Texas governor makes decision on whether to pardon George Floyd

AUSTIN (AP) -- Texas Governor Greg Abbott has a holiday tradition of granting pardons. Greg Abbott grants pardons to a few ordinary citizens every Christmas, usually for minor offenses that were committed decades or years ago.

Texas governor makes decision on whether to pardon George Floyd

One name stands out: George Floyd.

Abbott has not yet indicated whether he will posthumously pardon Floyd for the 2004 Houston drug arrest made by an ex-officer whose police work isn't trusted by prosecutors. The Texas parole board, which is stacked with Abbott appointees, unanimously recommended Floyd's pardon in October.

The two-term Republican governor has not indicated whether he will grant the posthumous pardon. He is currently up for reelection 2022. Floyd, a Black man, lived in Houston for most of his life before moving to Minnesota where he was killed by a white officer. This led to an American reckoning about race and policing.

Allison Mathis, Houston's public defender, submitted Floyd's pardon request. "What matters is that he didn’t do this. The governor should correct his record and show that he did not do this.

Abbott spokeswoman did not respond to our requests for comment.

Pardons are granted to the rightful convicted and allow them to be forgiven in the eyes law. Floyd's family and supporters believed that a Texas posthumous pardon would demonstrate a commitment towards accountability.

Floyd was arrested in Houston in February 2004 for selling crack worth $10 in a police sting. Floyd pleaded guilty and was sentenced to 10 months imprisonment.

In the aftermath of a 2019 deadly drug raid that led to the death of a husband and wife, Gerald Goines was charged with murder. Prosecutors claim that Goines lied in order to obtain a search warrant for the 2019 raid, which left a husband-and-wife dead. The office of Harris County District attorney Kim Ogg has since dismissed over 160 drug convictions related to Goines.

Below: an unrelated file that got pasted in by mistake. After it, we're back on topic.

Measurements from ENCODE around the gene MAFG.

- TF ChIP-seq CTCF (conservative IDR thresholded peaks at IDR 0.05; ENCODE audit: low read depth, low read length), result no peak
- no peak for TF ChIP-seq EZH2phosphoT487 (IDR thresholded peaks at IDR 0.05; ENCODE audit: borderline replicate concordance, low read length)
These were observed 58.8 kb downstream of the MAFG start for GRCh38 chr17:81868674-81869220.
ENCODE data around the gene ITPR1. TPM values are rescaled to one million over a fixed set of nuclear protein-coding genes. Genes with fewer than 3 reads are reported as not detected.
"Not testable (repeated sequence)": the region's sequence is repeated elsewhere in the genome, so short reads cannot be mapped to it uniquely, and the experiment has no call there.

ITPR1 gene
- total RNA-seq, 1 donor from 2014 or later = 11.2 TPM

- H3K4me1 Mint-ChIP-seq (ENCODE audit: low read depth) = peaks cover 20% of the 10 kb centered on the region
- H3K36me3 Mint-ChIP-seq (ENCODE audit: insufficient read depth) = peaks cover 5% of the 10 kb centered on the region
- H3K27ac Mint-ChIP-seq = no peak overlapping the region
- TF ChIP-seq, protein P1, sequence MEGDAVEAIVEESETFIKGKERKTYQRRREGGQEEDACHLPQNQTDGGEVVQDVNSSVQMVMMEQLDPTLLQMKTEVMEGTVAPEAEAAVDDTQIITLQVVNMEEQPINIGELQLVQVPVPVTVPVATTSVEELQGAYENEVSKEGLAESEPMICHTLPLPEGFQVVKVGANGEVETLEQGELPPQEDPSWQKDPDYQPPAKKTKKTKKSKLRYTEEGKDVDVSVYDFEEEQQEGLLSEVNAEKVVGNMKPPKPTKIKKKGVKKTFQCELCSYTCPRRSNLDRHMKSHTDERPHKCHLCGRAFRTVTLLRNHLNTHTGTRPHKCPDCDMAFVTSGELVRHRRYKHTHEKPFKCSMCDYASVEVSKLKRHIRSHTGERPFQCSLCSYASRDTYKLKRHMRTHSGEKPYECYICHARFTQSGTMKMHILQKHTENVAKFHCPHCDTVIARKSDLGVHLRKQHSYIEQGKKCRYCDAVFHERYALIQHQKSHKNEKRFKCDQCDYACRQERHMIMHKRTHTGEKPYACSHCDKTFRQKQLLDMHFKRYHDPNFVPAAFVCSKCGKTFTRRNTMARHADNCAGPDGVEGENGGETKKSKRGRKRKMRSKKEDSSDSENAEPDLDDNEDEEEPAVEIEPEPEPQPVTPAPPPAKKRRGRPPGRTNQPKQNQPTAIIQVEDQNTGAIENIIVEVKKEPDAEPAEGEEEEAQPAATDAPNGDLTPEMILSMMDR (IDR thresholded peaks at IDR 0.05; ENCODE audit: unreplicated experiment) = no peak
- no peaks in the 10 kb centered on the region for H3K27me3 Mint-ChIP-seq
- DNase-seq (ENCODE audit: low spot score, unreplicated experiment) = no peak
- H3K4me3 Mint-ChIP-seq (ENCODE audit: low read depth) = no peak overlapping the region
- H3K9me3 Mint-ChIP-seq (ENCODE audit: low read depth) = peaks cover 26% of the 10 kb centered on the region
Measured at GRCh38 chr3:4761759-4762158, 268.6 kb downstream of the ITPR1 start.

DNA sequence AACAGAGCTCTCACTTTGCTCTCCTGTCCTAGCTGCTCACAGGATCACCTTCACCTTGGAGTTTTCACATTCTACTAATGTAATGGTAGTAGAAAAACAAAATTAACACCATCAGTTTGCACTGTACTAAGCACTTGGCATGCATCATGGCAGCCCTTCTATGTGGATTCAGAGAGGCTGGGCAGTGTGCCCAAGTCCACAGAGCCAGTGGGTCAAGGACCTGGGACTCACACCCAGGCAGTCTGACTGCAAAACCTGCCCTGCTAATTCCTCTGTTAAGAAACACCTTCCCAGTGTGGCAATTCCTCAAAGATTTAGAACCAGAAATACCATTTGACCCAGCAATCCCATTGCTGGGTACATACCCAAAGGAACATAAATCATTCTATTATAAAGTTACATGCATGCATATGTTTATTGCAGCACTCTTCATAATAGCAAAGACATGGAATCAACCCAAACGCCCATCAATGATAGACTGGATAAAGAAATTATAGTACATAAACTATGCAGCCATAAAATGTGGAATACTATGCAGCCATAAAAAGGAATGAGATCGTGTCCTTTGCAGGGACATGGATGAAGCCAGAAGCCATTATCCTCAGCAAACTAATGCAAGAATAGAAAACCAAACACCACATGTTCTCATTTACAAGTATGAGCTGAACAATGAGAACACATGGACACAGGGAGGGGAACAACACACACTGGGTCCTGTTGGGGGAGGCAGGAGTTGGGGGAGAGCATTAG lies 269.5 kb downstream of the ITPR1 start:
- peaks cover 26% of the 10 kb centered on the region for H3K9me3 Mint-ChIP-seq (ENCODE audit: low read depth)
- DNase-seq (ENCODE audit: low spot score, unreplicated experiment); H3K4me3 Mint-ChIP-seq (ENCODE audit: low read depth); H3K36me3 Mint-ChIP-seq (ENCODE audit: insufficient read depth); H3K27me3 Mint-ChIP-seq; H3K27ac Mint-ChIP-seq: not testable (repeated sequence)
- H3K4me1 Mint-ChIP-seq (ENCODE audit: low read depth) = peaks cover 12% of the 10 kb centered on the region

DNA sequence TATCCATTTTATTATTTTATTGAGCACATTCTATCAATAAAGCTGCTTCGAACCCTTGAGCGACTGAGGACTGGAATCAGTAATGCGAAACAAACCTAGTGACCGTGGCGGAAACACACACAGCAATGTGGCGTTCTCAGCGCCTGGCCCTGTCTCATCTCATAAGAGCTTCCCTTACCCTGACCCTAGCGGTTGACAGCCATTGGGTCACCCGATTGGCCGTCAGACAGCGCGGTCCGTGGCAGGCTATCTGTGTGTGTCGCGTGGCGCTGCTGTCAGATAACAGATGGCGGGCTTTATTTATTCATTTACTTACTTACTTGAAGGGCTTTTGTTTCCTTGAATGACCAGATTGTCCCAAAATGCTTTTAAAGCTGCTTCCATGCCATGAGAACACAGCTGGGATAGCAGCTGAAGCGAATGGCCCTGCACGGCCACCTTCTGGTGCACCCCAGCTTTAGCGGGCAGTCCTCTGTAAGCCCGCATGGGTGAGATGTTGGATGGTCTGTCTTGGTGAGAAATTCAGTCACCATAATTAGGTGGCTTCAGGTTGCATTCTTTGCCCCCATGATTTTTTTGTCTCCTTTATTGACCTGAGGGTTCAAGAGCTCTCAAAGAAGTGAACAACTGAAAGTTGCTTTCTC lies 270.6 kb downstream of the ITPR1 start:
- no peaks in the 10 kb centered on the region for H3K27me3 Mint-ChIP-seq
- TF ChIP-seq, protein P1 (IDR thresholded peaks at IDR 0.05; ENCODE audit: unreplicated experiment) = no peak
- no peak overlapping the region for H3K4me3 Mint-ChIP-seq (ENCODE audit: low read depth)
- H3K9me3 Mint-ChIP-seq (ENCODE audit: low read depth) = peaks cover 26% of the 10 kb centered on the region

Goines has pleaded guilty to the charges and Ogg's attorneys have accused him of initiating the review for political gain.

Abbott is facing several primary challengers from far-right parties, and his continued silence on Floyd's pardon has raised concerns by Mathis and others about whether political motives are involved. These charges have not been responded to by his office.

Abbott attended Floyd's Houston memorial service last year, where he met the family and proposed the "George Floyd Act", which would target police brutality. Abbott did not publicly support such a measure when lawmakers returned to Capitol months later. Instead, Republicans made funding for police a priority.

State Senator Royce West, a Democrat, who carried the George Floyd Act in the Senate, stated that he understood politics if Abbott waited until after the GOP primary election in March. He said that the governor should take note of the recommendation.

West stated, "As he has always said," he is a law-and-order governor. "And this would mean following the law."

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